Photo courtesy of South Florida Water Management District

Hydrilla

Hydrilla

Origin: Sri Lanka, India and Korea

Impacts: Hydrilla is described as the most serious aquatic weed problem in the state of Florida.

It can grow up to one inch per day. It is resistant to many control techniques, making it extremely difficult to manage.

It is an aggressive and competitive plant that displaces beneficial native vegetation that provides food for prey species, thereby reducing weights and sizes of sportfish.

The state of Florida spends approximately $14.5 million each year on hydrilla control.

Photo courtesy of Tampa Bay Estuary Program

Citrus Canker

Citrus Canker

Origin: Southeastern Asia

Impact: Citrus Canker is one of the most destructive agricultural diseases. It is caused by the bacterium Xanthomonas axonopodis. Over the years it has spread to Japan, South Africa, Australia, Pacific Islands, and North and South America.

Citrus canker was first found in the U.S. in 1910, but was subsequently declared eradicated after millions of citrus and nursery trees were burned. When an area is suspected of being infested with citrus canker, fruit or leaf samples are sent for testing by state and federal laboratories.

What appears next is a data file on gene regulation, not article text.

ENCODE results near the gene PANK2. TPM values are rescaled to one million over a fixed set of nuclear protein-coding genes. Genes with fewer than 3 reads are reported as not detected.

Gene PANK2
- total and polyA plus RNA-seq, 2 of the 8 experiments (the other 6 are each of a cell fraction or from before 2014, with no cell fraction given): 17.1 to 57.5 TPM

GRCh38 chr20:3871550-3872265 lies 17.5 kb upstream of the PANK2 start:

It is highly contagious among trees and produces scab-like lesions on fruit, stems, and leaves. An infection may cause defoliation, dieback, severely blemished fruit, reduced fruit quality, and premature fruit drop.

Today, the disease still exists in Florida and continues to threaten valuable citrus crops. It can be spread over short distances by high winds, rain, flooding, insects, birds, and human movement within groves.

Photo courtesy of the U.S. Department of Agriculture

Exotic animals

Monk Parakeet

Monk Parakeet

Origin: South America

Impacts: The monk, or Quaker, parakeet is a temperate to subtropical invasive species that was introduced to the United States in the 1960s.

Monk parakeets build large communal nests in trees, electrical equipment, telecommunication towers and, in some areas of the world, on cliffs. They are considered agricultural pests in their native environment.

Due to the great numbers of nests and their prolific nesting habits, monk parakeets are affecting many electric utilities' ability to provide reliable electric service to customers.

The monk parakeet population doubles approximately every 4.8 years and is expected to grow 14 times larger over the next 10 years if it is not managed appropriately.